The $100 Bill

What would you do if I handed you a $100 bill?  

I once had a student who started cello lessons with me when he was 5 years old, and he LOVED the cello.  He loved playing the cello, he loved practicing the cello (as soon as he woke up-at 5am! Much to his parents’ dismay).  But he had this weird thing he did–He only used about 3 inches of bow–ever (probably due to the fact that he was trying not to wake his parents up!).  And every week he would come into his lesson, sad about his lack of tone, and I would say “Use your whole bow!  Use more arm weight! Yes!!!! Just like that! Do it again!  Terrific!  Okay.  Practice this piece like that, with big bows, and you’ll always sound like that”.  And he would leave his lesson super excited about knowing exactly what to do to get that great big cello sound he was after.  And then he would come in a week later, using only 3 inches of bow, and sad that he sounded so wimpy.  And we would repeat the cycle. Continue reading

My Healthy September Post-Mortem

Boy ,this month got busy!  I started out letting you know about my Month-long Focus Project on my Health and had every intention of posting a couple of times each week about various things.  Somehow, it is September 28th and I have posted not one lousy update.  So, here we are,  4 weeks into the month, and 2 days away from a glass of wine!  Here’s how it all went.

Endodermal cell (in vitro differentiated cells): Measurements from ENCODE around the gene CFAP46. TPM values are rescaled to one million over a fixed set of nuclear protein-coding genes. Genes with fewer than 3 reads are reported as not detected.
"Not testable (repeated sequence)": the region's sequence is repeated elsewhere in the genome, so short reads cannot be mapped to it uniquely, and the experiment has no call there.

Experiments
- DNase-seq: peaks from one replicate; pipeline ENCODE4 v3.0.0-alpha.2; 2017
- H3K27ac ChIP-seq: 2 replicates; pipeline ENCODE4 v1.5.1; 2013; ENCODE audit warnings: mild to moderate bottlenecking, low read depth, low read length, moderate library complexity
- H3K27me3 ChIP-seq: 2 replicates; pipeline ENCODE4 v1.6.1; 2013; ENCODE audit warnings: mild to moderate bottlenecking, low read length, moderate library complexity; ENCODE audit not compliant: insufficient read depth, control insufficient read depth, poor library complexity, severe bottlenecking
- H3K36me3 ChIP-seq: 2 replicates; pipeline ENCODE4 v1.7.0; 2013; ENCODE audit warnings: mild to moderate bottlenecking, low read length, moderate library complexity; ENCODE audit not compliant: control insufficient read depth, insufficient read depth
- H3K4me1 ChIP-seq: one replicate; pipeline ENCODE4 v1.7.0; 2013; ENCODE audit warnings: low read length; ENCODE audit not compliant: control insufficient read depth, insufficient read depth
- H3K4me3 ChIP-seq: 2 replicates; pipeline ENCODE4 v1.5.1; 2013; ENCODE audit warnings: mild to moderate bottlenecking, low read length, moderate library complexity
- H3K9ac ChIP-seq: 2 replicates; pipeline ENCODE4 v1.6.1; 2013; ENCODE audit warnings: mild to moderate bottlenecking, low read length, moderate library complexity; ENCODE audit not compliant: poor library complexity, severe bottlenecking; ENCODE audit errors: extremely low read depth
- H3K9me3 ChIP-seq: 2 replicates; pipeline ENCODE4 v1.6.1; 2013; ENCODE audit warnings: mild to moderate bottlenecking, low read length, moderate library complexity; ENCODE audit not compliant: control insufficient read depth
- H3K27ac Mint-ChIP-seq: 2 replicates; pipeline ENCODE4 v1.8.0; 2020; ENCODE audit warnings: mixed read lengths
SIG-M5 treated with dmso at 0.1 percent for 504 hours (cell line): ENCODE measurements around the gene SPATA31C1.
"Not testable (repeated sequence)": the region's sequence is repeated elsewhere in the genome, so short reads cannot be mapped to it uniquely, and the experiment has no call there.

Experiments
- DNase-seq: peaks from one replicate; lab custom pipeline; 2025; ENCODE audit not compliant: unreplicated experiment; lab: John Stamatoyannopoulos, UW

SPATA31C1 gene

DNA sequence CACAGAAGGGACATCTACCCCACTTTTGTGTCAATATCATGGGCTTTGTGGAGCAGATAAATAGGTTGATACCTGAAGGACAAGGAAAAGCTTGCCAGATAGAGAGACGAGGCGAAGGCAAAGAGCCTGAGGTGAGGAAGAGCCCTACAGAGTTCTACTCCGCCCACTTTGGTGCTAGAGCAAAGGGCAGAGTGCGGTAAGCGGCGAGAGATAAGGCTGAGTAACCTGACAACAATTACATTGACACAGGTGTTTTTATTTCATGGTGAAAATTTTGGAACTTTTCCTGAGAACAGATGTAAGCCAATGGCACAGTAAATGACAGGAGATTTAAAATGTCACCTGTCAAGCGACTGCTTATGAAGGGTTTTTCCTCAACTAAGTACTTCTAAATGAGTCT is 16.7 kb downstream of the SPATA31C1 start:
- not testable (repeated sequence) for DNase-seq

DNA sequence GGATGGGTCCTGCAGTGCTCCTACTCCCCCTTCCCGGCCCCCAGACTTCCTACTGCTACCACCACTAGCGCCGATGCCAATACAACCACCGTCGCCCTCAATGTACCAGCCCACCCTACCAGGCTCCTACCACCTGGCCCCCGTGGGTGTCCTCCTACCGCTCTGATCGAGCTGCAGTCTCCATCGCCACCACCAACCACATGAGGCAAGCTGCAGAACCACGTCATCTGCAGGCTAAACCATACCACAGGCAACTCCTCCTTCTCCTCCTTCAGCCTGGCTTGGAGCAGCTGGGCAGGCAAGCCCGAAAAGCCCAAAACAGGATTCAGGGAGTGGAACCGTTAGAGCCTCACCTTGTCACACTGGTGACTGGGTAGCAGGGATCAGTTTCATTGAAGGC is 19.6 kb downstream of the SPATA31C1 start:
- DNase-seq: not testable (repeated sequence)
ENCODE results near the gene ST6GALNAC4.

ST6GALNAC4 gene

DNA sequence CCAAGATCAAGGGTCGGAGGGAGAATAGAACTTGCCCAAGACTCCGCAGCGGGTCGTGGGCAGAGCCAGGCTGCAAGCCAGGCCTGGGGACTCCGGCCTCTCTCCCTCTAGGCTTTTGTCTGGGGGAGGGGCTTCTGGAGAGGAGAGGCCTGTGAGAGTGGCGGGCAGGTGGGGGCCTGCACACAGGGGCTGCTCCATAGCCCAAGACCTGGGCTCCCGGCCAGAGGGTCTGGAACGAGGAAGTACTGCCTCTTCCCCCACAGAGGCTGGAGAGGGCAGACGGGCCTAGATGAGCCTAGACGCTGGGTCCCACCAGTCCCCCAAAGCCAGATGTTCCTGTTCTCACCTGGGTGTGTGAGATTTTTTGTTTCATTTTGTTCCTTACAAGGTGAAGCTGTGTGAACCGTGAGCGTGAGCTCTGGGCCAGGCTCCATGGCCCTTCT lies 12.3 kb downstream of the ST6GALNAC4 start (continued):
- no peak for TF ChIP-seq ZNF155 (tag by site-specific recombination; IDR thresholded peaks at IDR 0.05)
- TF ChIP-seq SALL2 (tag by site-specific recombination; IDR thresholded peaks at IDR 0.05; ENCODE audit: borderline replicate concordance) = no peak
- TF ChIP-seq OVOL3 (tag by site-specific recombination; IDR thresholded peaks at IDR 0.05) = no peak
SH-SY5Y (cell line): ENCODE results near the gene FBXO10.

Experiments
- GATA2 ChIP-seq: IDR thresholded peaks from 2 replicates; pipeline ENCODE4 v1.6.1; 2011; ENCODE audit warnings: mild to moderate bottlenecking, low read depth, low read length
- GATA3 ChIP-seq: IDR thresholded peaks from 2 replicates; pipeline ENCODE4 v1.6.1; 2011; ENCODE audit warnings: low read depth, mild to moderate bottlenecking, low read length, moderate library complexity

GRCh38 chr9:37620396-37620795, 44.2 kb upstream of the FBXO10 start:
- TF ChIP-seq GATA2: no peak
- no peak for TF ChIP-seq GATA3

“Sober September”.  Paul and I managed to go an entire month without drinking alcohol.  To be fair, we each had 2 cheat days.  For him, it was after the last fitted dinghy race of the season.  Tradition holds that the trophy gets filled with rum and everyone passes it around and drinks from it (I know, gross, but they LIVE for this shit) and I sort of felt like it was an important moment for him since it was also (possibly?) marking his early retirement from fitted dinghy racing.  My cheat day was when I was out having dinner with some dear friends.   Our 2nd one was after I returned home from a couple of intense weeks in Boston, and we went out for a romantic dinner.  We each had a glass.  All told, we both had the equivalent of 1 day’s worth of wine over an entire month.  Not too shabby.  Lessons learned?  Well, it was a very boring month, to be sure. We didn’t go out as often and spent most of our evenings at home working.  A couple of times it felt silly not to be enjoying a nice glass of wine (when we were out for tapas, after a long tough day at work, etc).  But I think we both realized that most of the time we are sipping away, it’s mostly out of habit.  I was just as happy drinking a glass of Pellegrino while cooking dinner.  It didn’t have to be wine.  And Paul was just as happy with a cold glass of ginger beer as he would have been with a dark and stormy.  What we needed was the ritual of stopping our work days, pouring a glass of SOMETHING and hitting pause.   I don’t think that drinking wine is going to be a part of our daily routine anymore, and I also think I will appreciate having a nice glass of wine with a nice meal, or to celebrate a happy occasion–once in a while. Also?  I lost 7 lbs, so there’s that.